Concerned Citizens of Bay Head unite against NJT project

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The placement of signage is among recent actions taken by the Concerned Citizens of Bay Head group to help spread awareness and bring a stop to New Jersey Transit’s Bay Head Yard Substation Repair project. [COURTESY OF EDWARD NOLAN]

BAY HEAD — The Concerned Citizens of Bay Head group is placing signs, making phone calls and mailing letters in opposition to New Jersey Transit’s proposed Bay Head Yard Substation Repair project.

“Recently, what we have done is a letter-writing campaign to reach out to all our legislators from our 10th District all the way up to Gov. [Phil] Murphy. We also now have all the various environmental agencies part of our project, like Save Barnegat Bay, Clean Ocean Action and the Sierra Club. Also running parallel is our town attorney and our special counsel who are also pursuing potential legal action to try to get this project stopped,” resident Edward Nolan said. “We are building momentum with the organization.”

At a special meeting of the Bay Head Borough Council on March 8, the governing body voted 5-1 to reject the final settlement offer made by NJ Transit for the Bay Head Yard Substation project. The decision came after nearly three hours of testimony where a majority of the more than 120 viewers listening in urged the council to continue fighting against the project. According to officials at the time, the settlement offer was only on the table until March 11.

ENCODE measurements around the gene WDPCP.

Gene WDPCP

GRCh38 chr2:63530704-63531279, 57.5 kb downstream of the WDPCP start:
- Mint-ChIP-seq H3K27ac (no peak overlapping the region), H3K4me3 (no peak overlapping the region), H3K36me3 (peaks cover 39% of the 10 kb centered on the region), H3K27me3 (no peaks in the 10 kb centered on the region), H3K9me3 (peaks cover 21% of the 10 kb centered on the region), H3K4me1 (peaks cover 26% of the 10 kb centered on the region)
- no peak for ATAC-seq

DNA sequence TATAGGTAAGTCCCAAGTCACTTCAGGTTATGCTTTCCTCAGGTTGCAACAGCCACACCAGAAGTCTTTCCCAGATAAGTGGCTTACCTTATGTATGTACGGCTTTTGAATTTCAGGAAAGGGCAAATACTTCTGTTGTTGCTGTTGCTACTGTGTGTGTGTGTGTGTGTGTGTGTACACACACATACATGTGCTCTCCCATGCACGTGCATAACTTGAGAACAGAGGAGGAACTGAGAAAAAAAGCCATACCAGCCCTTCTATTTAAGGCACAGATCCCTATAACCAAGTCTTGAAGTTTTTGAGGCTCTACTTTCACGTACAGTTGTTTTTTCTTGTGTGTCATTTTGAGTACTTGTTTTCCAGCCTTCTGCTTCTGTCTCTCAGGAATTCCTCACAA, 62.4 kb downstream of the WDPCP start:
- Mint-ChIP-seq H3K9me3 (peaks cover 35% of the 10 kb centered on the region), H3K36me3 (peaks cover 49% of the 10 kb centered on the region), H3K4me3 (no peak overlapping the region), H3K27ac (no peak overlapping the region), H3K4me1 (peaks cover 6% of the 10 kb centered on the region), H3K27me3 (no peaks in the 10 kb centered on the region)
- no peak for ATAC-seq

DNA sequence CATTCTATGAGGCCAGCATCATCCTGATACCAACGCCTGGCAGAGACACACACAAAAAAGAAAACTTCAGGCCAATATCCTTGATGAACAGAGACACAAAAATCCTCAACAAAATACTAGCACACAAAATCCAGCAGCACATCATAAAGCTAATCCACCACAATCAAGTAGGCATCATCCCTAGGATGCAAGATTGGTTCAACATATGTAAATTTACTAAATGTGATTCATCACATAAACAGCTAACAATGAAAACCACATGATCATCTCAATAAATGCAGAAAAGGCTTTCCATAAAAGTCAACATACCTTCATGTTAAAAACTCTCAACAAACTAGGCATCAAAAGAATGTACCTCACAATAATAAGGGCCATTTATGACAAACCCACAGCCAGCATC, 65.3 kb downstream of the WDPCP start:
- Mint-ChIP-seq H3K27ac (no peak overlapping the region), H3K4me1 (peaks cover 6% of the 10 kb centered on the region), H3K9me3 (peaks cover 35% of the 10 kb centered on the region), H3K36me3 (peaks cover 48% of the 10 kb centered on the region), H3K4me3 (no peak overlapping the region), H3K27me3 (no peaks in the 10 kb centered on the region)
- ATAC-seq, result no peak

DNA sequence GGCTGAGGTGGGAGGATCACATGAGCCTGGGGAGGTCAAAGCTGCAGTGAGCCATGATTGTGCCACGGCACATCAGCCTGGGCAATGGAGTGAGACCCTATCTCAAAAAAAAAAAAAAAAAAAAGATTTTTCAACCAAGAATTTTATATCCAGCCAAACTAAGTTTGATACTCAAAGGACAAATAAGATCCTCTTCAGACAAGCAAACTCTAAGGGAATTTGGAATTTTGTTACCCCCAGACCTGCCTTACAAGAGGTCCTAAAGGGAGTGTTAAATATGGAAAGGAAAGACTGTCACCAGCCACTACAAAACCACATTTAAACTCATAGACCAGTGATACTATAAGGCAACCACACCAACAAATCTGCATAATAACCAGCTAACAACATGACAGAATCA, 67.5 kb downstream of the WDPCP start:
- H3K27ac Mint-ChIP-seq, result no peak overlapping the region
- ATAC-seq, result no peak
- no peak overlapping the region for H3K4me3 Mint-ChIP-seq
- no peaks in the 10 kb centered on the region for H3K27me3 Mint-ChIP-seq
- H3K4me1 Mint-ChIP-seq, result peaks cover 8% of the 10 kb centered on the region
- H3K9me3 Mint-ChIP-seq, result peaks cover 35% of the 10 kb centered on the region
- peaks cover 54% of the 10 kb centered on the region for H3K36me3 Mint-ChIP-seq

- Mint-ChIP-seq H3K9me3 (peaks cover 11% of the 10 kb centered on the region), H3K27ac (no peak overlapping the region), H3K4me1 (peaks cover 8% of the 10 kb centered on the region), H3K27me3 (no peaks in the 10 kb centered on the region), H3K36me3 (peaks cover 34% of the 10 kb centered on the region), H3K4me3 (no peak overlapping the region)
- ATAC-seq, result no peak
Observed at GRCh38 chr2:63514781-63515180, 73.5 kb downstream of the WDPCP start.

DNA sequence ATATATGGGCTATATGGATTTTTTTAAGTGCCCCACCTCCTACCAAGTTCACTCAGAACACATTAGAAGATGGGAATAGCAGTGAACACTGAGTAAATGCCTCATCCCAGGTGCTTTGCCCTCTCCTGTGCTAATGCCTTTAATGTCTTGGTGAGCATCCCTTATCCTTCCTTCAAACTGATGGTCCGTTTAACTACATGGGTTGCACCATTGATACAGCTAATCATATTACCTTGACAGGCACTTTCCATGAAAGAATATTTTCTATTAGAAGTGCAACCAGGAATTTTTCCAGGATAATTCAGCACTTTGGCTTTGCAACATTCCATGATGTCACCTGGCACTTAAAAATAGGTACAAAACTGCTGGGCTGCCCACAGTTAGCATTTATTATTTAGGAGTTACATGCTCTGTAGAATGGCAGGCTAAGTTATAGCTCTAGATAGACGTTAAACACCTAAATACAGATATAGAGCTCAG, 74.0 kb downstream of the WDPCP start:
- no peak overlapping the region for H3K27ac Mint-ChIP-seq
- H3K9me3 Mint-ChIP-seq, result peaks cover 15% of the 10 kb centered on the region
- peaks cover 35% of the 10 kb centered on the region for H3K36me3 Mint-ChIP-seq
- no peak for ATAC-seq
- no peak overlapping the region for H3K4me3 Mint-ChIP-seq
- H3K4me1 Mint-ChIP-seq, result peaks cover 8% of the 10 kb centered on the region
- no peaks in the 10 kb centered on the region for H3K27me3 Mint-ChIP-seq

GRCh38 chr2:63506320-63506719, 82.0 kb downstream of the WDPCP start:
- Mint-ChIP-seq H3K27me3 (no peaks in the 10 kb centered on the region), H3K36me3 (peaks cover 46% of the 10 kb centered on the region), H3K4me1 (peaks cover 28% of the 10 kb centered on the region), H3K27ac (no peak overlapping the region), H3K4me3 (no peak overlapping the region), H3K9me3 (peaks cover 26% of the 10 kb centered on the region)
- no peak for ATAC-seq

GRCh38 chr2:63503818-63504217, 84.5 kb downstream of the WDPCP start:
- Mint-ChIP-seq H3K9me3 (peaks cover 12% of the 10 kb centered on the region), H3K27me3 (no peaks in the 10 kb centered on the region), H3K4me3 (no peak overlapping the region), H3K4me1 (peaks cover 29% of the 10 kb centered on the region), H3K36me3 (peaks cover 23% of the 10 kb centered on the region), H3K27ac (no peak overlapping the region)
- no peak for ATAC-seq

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A few concessions proposed by NJ Transit in the settlement offer included a reduction of the exterior facade of the building; moving to a natural gas generator instead of the proposed diesel; coordinating with the borough on truck routes; providing a timeline of remediation activities on site; providing a copy of the FTA grant received; and the construction schedule.

“When we got the word after that last meeting that New Jersey Transit wasn’t going to give us anything and the council voted down to accept the little tidbits they were going to give us … that was when we decided as a group we have to get the residents involved and go full steam ahead and get a grassroots movement going to tell our representatives that we don’t want this, that this has got to stop, that you have to change this and that this is a disaster on so many levels,” resident Ellen Nolan told The Ocean Star.

“We have an email list of about 275 people and we are getting more continuously. We just reached out to the Point Pleasant Beach mayor and their quality-of-life official in the hopes we can get them involved, too. We have been giving people all the contact information for our legislators and we have asked them to phone call, write letters … so we are working with this group to try to get everybody to outreach and do whatever they can to make some noise.”

Throughout the legal proceedings, representatives for NJ Transit have either declined to comment or have not responded to The Ocean Star’s request for comment on the project, but said during a February 2020 public hearing that the project is necessary.

This is an excerpt of the print article. For more on this story, read The Ocean Star—on newsstands Friday or online in our e-Edition.

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